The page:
Why LinkedIn Is a Scary Monster
Career site LinkedIn Corp. went public today at $45 a share, and giddy stock traders promptly bid up the price past $100 a share -- giving the overhyped stock a market cap above $10 billion.
At that market cap, investors paid the equivalent of about $98 for each of LinkedIn's 101 million registered users. So how much revenue did LinkedIn generate last year per user (based on average number of users)? $3.34 per user.
LinkedIn reported net income of $15.4 million in 2010 (when the company became profitable) on revenue of $243.1 million. The company today was trading at 650 times its 2010 earnings and 41 times last year's revenue.
This monster valuation seems eerily familiar: Back in the dot-com bubble of 2000, TMP Worldwide's Monster.com was all the rage. Investors happily paid north of $150 a share (before a stock split). TMP commanded an $8.4 billion market cap at its early 2000 peak.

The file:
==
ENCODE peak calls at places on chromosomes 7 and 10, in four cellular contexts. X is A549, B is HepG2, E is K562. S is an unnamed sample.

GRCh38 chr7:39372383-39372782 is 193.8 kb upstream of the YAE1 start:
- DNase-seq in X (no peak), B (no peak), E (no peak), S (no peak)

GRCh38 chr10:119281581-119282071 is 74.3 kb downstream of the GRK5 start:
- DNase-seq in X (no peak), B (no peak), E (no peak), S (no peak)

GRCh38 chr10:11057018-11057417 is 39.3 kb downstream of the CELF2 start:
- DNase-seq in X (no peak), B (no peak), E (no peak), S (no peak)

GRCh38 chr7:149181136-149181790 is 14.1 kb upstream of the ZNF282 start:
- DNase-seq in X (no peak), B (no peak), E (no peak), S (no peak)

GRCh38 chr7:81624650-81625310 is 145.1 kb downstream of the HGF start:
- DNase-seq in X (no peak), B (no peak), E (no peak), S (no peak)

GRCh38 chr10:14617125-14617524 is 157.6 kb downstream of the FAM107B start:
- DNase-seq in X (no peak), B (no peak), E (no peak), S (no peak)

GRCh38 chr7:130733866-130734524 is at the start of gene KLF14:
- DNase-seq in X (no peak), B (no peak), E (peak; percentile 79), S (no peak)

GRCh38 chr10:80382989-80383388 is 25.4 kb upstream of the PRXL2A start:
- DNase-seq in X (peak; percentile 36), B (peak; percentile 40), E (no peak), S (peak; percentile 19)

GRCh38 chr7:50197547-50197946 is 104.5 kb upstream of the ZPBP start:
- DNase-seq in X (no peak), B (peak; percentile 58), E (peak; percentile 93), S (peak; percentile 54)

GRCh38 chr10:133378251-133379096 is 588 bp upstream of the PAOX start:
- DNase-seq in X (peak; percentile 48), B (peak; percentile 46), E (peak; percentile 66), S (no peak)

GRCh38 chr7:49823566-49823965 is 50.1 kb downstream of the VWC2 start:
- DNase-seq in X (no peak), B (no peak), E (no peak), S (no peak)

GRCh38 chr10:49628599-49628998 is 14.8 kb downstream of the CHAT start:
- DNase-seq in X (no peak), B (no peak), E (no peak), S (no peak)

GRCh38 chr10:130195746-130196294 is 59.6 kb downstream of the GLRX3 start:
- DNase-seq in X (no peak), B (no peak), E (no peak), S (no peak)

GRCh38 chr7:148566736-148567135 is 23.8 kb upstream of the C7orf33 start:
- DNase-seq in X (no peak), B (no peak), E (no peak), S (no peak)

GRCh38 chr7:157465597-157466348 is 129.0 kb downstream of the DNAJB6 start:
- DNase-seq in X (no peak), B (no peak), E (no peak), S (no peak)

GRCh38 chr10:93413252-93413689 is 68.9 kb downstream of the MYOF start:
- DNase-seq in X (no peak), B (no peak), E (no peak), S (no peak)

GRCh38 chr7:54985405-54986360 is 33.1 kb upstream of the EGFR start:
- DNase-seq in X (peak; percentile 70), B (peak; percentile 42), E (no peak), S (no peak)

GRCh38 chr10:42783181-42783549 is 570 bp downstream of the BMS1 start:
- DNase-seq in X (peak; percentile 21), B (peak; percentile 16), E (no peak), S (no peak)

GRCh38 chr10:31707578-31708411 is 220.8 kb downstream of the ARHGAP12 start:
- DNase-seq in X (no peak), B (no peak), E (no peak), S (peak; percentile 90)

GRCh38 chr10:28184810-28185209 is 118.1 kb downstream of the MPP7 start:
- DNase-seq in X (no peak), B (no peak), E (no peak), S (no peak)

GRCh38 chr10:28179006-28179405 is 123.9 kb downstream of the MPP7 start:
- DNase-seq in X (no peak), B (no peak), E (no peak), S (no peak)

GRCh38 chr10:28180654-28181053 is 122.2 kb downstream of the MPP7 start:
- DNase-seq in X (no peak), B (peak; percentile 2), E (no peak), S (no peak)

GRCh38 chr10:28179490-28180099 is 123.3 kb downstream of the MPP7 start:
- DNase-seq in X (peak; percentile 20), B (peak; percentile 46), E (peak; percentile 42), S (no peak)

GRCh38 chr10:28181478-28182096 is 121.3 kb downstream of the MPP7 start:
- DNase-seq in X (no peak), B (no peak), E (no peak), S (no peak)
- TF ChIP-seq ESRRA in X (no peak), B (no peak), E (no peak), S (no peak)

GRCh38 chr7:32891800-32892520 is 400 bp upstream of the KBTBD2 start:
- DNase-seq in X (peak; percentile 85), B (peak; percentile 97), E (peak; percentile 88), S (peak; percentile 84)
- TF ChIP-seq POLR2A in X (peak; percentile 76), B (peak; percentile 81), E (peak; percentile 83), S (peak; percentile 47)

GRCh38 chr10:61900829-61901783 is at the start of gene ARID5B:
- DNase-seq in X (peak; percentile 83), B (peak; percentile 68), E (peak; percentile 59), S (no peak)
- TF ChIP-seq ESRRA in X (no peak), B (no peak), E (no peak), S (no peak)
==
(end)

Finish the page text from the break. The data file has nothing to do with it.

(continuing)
TMP's early 2000 10-K boasted: "Through Monster.com, our clients have access to over 3.2 million unique resumes of which over 2.2 million are active, and our resume database is growing by an average of more than 10,000 resumes daily." TMP in 2000 made net income of $57 million on revenue of $1.3 billion.
But then came the stock market's monster crash.
Monster.com survived. Monster Worldwide (as the public company is known today) last year generated revenue of $914 million (nearly four times the revenue of LinkedIn), up from recessionary 2009 but well below the level of 2008 ($1.3 billion). Monster last year had a net loss of $32.4 million. Monster has a market cap of $1.9 billion, a fraction of its bubble-era peak.
Beware of monster valuations. They can be scary.